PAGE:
Trustworthy people

Trustworthy:

chefs who aren’t skinny [#2 disagrees with this-- if you have a really high bar for quality food, you naturally eat less of it]

personal trainers who are buff

elderly tailors [#2 is a bit queasy about getting into demographic stereotypes... but um, she has noticed that the best phlebotomists tend to be female immigrants... that's probably because discrimination means that in a better society they'd be doctors]

female gynecologists

NOT trustworthy:

makeup artists whose own makeup looks extremely terrible (but what about hair salon people?  do they cut their own hair?) (hair salon people are fine, and a good hairdresser is a jewel to be treasured)

financial planners who work for cut-rate franchises like Edward Jones (if they really knew what they were doing, they wouldn’t be working there)

Grumpeteers, can you add to the lists?

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29 Responses to “Trustworthy people”

  1. Practical Parsimony Says:

    Mechanics who cannot keep their own car running.
    Seamstresses whose clothes do not fit.
    Ministers whose kids are hellions.

    • Contingent Cassandra Says:

      Only if the ministers set themselves up as some sort of model parents. Having a difficult kid — and acknowledging that, with due respect to the kid’s privacy — can be a humanizing experience, for both pastor and parishioners. Of course, trying to model work/life balance, with enough attention to one’s kids is also important, but often very difficult for pastors (and even parishioners who support the idea in theory have a tendency to violate it in practice when *they* want the minister’s attention).

      • Cardinal Says:

        Thank you Cassandra. People in the congregation pay 1000 times more attention to the clergy kids than to all the other kids there, so even the normal developmental stuff can seem like “hellion” behaviour to the ever-judgmental eye.

  2. omdg Says:

    Re: Immigrant phlebotomists. (Or RTs or whomever). Many were doctors back in their country of origin. However, it’s barriers to entry (licensing exams, residency, etc.) that keep them from practicing here. I.e. discrimination against foreign medical training rather than against different ethnicities.

    • nicoleandmaggie Says:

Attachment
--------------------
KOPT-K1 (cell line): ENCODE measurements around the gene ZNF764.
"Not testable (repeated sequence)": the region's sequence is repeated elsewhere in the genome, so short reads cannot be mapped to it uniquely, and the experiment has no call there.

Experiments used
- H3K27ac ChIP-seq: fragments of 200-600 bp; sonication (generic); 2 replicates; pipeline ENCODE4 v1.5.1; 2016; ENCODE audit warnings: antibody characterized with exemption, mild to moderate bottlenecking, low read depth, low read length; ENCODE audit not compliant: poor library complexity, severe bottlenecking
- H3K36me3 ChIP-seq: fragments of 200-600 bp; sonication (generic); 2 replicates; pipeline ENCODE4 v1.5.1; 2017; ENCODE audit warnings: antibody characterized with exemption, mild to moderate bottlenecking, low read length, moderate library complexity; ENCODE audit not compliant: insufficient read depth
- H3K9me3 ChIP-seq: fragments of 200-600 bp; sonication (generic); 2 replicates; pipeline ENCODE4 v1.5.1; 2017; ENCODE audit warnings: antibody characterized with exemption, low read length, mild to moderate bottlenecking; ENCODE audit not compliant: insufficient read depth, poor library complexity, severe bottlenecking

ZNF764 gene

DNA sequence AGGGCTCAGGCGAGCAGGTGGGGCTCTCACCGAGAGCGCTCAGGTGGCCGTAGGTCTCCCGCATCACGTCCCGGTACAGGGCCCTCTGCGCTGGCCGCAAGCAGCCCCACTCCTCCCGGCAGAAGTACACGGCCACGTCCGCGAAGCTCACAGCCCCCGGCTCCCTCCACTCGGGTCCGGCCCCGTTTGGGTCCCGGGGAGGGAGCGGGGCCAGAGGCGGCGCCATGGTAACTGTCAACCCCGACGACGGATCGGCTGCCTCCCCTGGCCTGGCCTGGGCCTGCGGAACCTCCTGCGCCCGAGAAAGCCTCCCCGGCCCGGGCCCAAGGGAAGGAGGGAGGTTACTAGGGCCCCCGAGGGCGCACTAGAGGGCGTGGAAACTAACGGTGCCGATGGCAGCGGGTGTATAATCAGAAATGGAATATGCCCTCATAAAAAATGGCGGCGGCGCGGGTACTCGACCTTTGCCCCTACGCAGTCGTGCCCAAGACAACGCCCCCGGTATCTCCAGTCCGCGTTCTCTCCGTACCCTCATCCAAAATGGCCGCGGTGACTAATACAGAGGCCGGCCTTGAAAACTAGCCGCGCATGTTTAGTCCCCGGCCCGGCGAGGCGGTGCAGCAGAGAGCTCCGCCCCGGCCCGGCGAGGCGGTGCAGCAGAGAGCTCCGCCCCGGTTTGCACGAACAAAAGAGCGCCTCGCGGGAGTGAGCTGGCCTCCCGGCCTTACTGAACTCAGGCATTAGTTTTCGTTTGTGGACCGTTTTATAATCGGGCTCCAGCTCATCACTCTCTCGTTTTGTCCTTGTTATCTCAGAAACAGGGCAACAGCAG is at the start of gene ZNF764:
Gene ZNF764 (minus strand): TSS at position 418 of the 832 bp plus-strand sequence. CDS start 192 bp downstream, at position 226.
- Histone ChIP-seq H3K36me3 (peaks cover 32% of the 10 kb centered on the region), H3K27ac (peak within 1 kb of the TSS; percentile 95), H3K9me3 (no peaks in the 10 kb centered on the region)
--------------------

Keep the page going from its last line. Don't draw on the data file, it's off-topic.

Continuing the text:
Maybe, but many of them have seemed too young to have gotten through medical training. And in the US, at least, doctors are not that great at drawing blood since it isn’t something they’re trained for or get much practice in. Maybe it’s part of the doctor’s job in other countries.

      • becca Says:

        Likely both. Doctors are younger in other countries (e.g. 5 years post-high school in China is equivalent to the 8 years in the US; many other countries are 6 years post high school). And I suspect they do more blood drawing in some of them.

        It’s not about trust, per se, but I prefer female dentists with dainty hands.

  3. Chelsea Says:

    Trustworthy: Phlebotomists who work the morning shift when all the old people come in for their bloodwork.
    Not trustworthy: Phlebotomists who work alone on Friday evening (because they are probably brand new).

  4. Leah Says:

    A good phlebotomist is worth his/her weight in gold. I even know the *names* of the phlebotomists I like at my clinic and try to schedule myself with them.

    I have had one good male gyn in my entire life. Otherwise, yes, give me ladies. I’m all for equal opportunity, but there’s just some fields that need the same gender as the person being treated.

    • Liz Says:

      My male PCP basically said, “yeah, I can do the gyn stuff, but… you’re better off with someone else. My wife sees ____.” Trustworthy: acknowledges his limitations and preferences, and provides a reference to make my life easy given his limits/preferences.

      • Debbie M Says:

        Attractive in any field. I was loyal for a very long time to a mechanic who sent me elsewhere to have my rear-view mirror re-attached. “I could do it, but it will just fall off again [in this intense heat]. Go to [a place that specializes in glass.].”